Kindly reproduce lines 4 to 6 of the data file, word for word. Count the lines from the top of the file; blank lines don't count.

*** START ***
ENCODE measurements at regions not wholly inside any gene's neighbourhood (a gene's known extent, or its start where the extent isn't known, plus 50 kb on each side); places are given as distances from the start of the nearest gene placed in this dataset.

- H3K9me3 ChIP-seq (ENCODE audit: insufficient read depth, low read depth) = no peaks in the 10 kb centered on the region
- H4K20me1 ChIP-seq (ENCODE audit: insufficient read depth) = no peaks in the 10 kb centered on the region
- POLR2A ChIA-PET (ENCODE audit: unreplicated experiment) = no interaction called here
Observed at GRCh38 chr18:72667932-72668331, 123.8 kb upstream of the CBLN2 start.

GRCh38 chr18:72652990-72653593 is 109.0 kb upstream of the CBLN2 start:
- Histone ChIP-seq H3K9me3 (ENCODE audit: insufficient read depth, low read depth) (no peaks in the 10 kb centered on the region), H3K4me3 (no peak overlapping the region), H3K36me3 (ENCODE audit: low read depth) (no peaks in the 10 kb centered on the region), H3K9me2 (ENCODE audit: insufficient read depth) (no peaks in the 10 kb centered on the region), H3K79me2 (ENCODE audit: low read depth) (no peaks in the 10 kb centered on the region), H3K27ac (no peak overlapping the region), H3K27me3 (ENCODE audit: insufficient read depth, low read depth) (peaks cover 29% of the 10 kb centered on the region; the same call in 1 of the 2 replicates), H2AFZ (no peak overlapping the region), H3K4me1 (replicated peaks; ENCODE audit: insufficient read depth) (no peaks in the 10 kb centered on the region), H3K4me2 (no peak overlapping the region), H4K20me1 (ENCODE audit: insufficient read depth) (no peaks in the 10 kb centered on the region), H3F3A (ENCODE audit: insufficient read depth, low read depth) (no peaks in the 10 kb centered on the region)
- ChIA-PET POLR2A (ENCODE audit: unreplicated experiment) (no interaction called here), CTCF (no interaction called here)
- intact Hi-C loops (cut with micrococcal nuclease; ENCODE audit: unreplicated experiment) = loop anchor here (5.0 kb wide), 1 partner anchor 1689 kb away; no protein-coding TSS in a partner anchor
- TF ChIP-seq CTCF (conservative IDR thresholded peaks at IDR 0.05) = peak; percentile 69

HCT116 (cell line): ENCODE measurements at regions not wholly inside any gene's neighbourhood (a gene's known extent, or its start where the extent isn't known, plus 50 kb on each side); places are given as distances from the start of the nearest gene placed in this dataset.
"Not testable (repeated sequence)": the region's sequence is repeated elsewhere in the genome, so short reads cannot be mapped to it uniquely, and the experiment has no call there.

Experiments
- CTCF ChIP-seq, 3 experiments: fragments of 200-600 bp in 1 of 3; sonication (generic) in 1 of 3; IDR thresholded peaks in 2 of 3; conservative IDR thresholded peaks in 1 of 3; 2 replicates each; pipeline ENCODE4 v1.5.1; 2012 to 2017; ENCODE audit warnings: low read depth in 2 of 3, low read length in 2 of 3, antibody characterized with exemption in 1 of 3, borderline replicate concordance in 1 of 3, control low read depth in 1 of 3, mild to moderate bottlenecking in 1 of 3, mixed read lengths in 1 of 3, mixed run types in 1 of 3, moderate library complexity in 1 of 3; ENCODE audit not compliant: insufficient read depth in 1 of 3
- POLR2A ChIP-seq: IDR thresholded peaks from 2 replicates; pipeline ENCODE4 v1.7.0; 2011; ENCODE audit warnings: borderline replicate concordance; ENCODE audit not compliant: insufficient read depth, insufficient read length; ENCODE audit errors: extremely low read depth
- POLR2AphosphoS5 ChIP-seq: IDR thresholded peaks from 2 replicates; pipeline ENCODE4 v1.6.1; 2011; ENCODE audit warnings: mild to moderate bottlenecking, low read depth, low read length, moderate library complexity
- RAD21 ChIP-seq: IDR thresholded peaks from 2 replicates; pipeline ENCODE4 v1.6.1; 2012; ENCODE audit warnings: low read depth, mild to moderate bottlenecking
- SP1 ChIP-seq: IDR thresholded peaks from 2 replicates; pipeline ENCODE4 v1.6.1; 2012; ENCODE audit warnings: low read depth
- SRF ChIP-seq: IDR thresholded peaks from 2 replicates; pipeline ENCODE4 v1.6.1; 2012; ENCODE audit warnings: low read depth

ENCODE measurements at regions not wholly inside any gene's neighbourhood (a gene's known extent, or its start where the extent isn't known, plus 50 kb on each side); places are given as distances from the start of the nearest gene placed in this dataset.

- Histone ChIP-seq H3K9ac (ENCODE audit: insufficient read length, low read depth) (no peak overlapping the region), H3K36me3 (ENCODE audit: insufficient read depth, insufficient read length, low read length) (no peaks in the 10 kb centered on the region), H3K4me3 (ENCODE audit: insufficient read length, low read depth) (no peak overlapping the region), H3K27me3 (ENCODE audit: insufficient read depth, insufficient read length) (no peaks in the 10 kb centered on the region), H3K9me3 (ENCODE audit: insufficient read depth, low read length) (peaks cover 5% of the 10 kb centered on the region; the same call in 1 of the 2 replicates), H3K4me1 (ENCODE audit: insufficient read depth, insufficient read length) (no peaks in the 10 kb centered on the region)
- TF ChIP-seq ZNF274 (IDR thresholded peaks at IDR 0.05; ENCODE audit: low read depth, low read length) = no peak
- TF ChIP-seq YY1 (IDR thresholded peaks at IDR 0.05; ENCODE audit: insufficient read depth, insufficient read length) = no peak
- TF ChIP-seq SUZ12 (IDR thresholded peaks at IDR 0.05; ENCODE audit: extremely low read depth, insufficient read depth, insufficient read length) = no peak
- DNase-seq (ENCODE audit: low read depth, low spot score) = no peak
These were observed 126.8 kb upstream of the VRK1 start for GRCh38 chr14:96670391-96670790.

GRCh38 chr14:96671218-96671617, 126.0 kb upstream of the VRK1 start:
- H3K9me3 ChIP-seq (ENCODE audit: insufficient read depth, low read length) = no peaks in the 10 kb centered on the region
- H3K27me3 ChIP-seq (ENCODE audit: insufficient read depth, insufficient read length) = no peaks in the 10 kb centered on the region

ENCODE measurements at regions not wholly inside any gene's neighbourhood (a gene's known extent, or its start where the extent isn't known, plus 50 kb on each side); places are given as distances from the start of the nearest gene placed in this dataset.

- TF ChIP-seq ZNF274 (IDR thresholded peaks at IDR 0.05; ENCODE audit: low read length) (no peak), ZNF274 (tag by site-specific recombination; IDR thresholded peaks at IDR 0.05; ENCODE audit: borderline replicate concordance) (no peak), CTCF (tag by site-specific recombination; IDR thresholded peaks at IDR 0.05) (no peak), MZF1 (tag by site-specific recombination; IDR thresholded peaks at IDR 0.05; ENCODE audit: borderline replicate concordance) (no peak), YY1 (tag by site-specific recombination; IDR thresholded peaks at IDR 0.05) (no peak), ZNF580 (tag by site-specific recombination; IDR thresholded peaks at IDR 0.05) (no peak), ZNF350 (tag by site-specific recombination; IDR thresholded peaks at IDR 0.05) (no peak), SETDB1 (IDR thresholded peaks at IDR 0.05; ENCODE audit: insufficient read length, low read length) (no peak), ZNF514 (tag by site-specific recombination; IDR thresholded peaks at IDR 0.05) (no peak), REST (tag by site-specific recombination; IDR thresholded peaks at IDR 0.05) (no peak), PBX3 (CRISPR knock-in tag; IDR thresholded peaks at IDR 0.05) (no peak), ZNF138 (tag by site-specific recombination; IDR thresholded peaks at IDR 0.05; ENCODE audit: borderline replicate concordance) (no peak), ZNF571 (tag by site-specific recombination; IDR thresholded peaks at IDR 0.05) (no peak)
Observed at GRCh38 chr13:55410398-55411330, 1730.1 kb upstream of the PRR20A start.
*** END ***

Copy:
- POLR2A ChIA-PET (ENCODE audit: unreplicated experiment) = no interaction called here
Observed at GRCh38 chr18:72667932-72668331, 123.8 kb upstream of the CBLN2 start.

GRCh38 chr18:72652990-72653593 is 109.0 kb upstream of the CBLN2 start: